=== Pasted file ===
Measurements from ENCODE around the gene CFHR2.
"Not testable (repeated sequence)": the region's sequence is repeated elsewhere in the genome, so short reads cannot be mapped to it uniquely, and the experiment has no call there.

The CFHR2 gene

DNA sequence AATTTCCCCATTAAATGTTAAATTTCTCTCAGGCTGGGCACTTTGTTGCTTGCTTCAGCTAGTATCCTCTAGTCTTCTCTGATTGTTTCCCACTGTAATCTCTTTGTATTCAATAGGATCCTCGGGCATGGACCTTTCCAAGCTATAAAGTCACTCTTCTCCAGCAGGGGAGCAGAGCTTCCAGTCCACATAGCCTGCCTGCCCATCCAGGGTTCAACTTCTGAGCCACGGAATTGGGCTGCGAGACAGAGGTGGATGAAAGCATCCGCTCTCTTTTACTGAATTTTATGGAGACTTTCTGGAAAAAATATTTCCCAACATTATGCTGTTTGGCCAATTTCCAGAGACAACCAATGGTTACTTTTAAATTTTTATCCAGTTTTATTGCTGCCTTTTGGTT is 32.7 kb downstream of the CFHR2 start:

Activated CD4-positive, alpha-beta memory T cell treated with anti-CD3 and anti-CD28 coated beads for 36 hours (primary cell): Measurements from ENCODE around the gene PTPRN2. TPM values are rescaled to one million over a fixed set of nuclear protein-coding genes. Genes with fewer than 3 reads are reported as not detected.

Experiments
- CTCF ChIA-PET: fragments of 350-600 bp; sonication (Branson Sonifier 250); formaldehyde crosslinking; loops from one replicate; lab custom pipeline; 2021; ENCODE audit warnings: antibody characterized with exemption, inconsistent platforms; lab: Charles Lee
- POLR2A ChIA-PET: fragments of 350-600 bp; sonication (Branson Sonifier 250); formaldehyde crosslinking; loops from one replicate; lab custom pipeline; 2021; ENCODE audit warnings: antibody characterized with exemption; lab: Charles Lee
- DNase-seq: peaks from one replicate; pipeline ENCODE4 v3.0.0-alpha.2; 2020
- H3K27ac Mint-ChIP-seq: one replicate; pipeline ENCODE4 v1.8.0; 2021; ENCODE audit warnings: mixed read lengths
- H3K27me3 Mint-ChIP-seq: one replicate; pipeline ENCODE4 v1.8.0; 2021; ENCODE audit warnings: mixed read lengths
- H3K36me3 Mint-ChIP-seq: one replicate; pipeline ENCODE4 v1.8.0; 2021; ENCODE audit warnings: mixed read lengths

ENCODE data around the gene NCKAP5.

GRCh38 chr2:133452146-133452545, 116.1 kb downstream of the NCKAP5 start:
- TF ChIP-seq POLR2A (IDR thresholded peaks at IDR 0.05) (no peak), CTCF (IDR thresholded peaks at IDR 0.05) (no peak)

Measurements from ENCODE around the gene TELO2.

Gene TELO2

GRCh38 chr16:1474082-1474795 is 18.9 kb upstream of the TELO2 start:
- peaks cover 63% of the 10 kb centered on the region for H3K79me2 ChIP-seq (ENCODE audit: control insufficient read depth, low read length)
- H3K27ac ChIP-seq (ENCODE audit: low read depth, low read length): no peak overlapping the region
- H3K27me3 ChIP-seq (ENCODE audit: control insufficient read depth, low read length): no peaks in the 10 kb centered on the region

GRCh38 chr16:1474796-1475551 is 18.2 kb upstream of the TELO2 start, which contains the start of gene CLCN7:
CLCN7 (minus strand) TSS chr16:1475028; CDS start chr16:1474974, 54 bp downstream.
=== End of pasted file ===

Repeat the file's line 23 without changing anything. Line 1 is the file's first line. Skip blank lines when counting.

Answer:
CLCN7 (minus strand) TSS chr16:1475028; CDS start chr16:1474974, 54 bp downstream.